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O'Hara v Pacey QCATA 19
O'Hara v Pacey  QCATA 19
31 January 2017
Senior Member Stilgoe OAM
Ex tempore reasons 31 January 2017
APPEAL – GENERAL PRINCIPLES – ADMISSION OF FURTHER EVIDENCE – whether evidence was not available at hearing below – whether appeal tribunal should accept fresh evidence
APPEAL – LEAVE TO APPEAL – INTERFERENCE WITH FINDINGS OF FACT – WHERE FINDINGS CLEARLY WRONG – where evidence was accepted by tribunal below – where accepted evidence could not have led to decision made below – whether ground of appeal
REASONS FOR DECISION
- Mr O'Hara and Ms Pacey live in the same block of units. In 2014 Mr O'Hara witnessed Ms Pacey running into the back of his car while she was manoeuvring her car in the shared car park area. He filed an application for the cost of repair to the damage to his vehicle in the amount of $175. A Tribunal constituted by two Justices of the Peace refused Mr O'Hara’s claim.
- Mr O'Hara wants to appeal the decision. Because it is an appeal from the decision of the Tribunal in its minor civil disputes jurisdiction, leave is necessary. Leave will normally only be granted where there is a reasonable argument that the decision is attended by error, and an appeal is necessary to correct a substantial injustice caused by that error.
- In his application for leave to appeal Mr O'Hara filed some fresh evidence. I have previously refused that application for fresh evidence, and I will now give the reasons for that. The Appeals Tribunal will only accept fresh evidence if it was not reasonably available at the time the proceeding was heard and determined. Ordinarily, an applicant for leave to adduce such evidence must satisfy three tests. Firstly, could the applicant, Mr O'Hara in this case, have obtained the evidence with reasonable diligence for use at the trial. Secondly, if allowed, would the evidence probably have an important impact on the result of the case. And thirdly, is the evidence credible.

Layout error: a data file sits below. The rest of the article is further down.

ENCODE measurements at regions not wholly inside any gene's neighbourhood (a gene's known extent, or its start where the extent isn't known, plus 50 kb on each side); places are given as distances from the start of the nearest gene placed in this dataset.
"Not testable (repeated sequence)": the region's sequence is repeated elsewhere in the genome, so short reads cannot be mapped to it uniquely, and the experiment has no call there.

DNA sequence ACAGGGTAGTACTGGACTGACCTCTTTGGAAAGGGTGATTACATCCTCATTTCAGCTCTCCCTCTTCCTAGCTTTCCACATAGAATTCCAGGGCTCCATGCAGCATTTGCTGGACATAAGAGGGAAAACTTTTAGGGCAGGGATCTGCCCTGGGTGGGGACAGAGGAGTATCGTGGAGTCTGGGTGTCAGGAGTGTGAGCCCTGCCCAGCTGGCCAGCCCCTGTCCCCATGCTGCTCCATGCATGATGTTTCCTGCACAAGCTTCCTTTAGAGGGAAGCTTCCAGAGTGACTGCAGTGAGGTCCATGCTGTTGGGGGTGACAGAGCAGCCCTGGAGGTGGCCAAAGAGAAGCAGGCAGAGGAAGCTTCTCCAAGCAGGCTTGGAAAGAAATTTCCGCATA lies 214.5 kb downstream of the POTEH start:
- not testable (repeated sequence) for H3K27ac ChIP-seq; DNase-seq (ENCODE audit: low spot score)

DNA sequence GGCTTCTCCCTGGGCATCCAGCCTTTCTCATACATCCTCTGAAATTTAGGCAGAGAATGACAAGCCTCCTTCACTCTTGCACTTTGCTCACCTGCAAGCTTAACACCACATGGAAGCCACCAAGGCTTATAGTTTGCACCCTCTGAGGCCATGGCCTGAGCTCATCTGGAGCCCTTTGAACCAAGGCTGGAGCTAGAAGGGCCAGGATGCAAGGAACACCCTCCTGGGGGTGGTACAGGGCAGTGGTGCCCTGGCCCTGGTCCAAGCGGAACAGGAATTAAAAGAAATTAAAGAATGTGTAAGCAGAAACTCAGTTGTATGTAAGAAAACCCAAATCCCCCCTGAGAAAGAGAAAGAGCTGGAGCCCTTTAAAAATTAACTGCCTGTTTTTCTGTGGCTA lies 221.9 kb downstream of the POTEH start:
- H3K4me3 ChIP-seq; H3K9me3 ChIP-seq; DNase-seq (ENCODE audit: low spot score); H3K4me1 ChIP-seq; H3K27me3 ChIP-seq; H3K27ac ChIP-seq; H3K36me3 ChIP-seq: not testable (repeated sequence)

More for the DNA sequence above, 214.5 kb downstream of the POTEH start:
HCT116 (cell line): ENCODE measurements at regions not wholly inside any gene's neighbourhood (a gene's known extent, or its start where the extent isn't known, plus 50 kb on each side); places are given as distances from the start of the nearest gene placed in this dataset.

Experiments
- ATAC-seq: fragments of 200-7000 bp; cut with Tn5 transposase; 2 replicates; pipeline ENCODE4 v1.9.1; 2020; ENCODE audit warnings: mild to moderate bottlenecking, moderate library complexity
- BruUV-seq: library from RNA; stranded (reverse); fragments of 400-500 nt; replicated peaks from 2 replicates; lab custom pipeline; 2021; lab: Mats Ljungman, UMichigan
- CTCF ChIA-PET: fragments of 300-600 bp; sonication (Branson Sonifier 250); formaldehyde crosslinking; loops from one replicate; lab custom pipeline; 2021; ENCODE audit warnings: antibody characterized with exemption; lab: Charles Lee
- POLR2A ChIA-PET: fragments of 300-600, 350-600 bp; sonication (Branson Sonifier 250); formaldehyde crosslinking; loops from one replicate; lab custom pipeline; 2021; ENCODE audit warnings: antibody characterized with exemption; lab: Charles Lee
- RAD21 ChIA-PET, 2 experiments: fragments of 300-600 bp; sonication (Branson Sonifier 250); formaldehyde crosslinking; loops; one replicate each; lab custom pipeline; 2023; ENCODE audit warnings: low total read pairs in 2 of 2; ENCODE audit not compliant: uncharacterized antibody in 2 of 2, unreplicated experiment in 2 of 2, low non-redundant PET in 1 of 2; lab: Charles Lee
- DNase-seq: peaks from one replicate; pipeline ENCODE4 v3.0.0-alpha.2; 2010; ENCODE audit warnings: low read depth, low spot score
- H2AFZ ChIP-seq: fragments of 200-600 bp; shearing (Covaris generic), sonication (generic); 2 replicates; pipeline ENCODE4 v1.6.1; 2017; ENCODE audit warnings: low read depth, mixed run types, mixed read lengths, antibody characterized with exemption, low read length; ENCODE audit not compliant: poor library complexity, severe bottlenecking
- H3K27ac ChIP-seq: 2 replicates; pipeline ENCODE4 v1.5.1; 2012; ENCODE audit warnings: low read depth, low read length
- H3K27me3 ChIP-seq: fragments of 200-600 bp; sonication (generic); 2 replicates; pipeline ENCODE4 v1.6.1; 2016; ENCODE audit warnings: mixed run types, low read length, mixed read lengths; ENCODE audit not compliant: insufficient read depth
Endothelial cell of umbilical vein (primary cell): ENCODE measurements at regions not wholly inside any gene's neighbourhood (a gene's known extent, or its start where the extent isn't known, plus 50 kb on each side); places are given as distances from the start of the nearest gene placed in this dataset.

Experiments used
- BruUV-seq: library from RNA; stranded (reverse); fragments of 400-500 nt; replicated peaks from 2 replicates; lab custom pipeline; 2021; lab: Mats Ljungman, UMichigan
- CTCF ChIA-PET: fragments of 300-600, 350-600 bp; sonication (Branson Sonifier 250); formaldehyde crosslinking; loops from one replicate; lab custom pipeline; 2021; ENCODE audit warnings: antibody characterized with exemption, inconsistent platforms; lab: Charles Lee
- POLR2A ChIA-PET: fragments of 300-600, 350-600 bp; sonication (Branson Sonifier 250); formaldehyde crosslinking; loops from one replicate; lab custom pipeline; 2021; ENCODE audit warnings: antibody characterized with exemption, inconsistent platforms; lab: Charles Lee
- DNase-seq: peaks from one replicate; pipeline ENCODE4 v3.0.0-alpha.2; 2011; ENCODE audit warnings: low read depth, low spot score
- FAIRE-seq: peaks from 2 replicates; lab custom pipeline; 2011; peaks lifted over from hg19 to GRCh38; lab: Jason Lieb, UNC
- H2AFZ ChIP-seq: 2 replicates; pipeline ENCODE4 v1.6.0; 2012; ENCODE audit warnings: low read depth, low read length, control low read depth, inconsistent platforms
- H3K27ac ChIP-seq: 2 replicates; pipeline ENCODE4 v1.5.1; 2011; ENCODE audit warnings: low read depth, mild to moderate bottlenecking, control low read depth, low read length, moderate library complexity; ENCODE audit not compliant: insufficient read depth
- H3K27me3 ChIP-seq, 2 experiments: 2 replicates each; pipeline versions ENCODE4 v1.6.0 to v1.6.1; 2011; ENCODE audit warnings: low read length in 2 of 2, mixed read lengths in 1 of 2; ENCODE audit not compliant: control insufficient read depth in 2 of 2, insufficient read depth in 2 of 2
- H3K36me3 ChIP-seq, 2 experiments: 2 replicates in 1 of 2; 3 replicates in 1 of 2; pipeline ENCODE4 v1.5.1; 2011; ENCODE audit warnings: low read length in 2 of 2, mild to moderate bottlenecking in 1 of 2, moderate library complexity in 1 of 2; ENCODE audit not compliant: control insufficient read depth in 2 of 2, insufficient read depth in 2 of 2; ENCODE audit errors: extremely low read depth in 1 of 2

- The accident, as I said, occurred in November 2014, and Mr O'Hara filed his application for a claim on the 9th of May 2016. One would have thought that in that time Mr O'Hara, busy as he was with his PhD and other matters, would have had the time to draw his evidence together. He has not satisfactorily explained to me why this evidence wasn’t available at the time, particularly when one of the pieces of evidence is an estimate from the eventual repairer dated the 25th of November 2014. Mr O'Hara submitted to me that it was before the Tribunal below; it was not. It was filed before the Appeal Tribunal.
- The second thing that I have to consider when looking at fresh evidence is will it have an important impact on the result of the case, and in this case it will not. The photograph in the estimate is of the same size and detail as the photograph that was already before the Tribunal, and in relation to the other evidence it is ex post facto evidence. There is an affidavit from a woman who wants to tell the Tribunal about Ms Pacey’s post-hearing driving, and behaviour. That is not relevant to the Tribunal’s hearing when it determined this case. The third, is the evidence credible; yes. But because it fails the previous two tests I am not having regard to the fresh evidence.
- So back to the application for leave to appeal. Mr O'Hara had two central points. Firstly, that the evidence could not support a finding that the accident did not occur. And secondly, that the Tribunal was bamboozled, if you like, by the behaviour of Ms Pacey so that it was unable to make a proper decision. Mr O'Hara submitted to me that the Tribunal failed in its duty not to accept beyond a reasonable doubt that the damage was caused by the respondent, and the damage was categorised by a registered repairer. But the onus of proof in this Tribunal, of course, is not beyond reasonable doubt; it is on the balance of probabilities which is a lower standard.
- But coming to the first point. Findings of fact by a Tribunal will not usually be disturbed on an appeal if the facts inferred by the Tribunal, upon which the finding is based, are capable of supporting its conclusions, and there is evidence capable of supporting any inferences underlining it. An Appeal Tribunal may interfere however if the conclusion at first instance is contrary to the compelling inferences in the case.